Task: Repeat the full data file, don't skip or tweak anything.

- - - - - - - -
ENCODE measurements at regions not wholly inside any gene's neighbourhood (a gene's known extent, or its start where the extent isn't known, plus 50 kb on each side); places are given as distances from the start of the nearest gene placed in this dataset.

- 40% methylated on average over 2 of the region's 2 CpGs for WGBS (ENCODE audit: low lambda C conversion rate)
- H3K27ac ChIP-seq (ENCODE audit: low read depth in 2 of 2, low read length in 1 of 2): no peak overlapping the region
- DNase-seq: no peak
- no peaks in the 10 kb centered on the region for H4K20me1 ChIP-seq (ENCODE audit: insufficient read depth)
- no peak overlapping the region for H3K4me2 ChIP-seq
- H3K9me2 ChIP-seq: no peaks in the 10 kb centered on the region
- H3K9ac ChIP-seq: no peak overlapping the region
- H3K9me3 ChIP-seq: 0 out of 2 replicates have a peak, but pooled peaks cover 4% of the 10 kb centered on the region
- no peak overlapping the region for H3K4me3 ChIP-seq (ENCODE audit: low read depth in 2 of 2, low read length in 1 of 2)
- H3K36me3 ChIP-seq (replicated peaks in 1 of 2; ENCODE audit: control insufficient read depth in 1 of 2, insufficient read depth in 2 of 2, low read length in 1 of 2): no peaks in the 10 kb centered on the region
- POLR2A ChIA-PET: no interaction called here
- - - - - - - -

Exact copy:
ENCODE measurements at regions not wholly inside any gene's neighbourhood (a gene's known extent, or its start where the extent isn't known, plus 50 kb on each side); places are given as distances from the start of the nearest gene placed in this dataset.

- 40% methylated on average over 2 of the region's 2 CpGs for WGBS (ENCODE audit: low lambda C conversion rate)
- H3K27ac ChIP-seq (ENCODE audit: low read depth in 2 of 2, low read length in 1 of 2): no peak overlapping the region
- DNase-seq: no peak
- no peaks in the 10 kb centered on the region for H4K20me1 ChIP-seq (ENCODE audit: insufficient read depth)
- no peak overlapping the region for H3K4me2 ChIP-seq
- H3K9me2 ChIP-seq: no peaks in the 10 kb centered on the region
- H3K9ac ChIP-seq: no peak overlapping the region
- H3K9me3 ChIP-seq: 0 out of 2 replicates have a peak, but pooled peaks cover 4% of the 10 kb centered on the region
- no peak overlapping the region for H3K4me3 ChIP-seq (ENCODE audit: low read depth in 2 of 2, low read length in 1 of 2)
- H3K36me3 ChIP-seq (replicated peaks in 1 of 2; ENCODE audit: control insufficient read depth in 1 of 2, insufficient read depth in 2 of 2, low read length in 1 of 2): no peaks in the 10 kb centered on the region
- POLR2A ChIA-PET: no interaction called here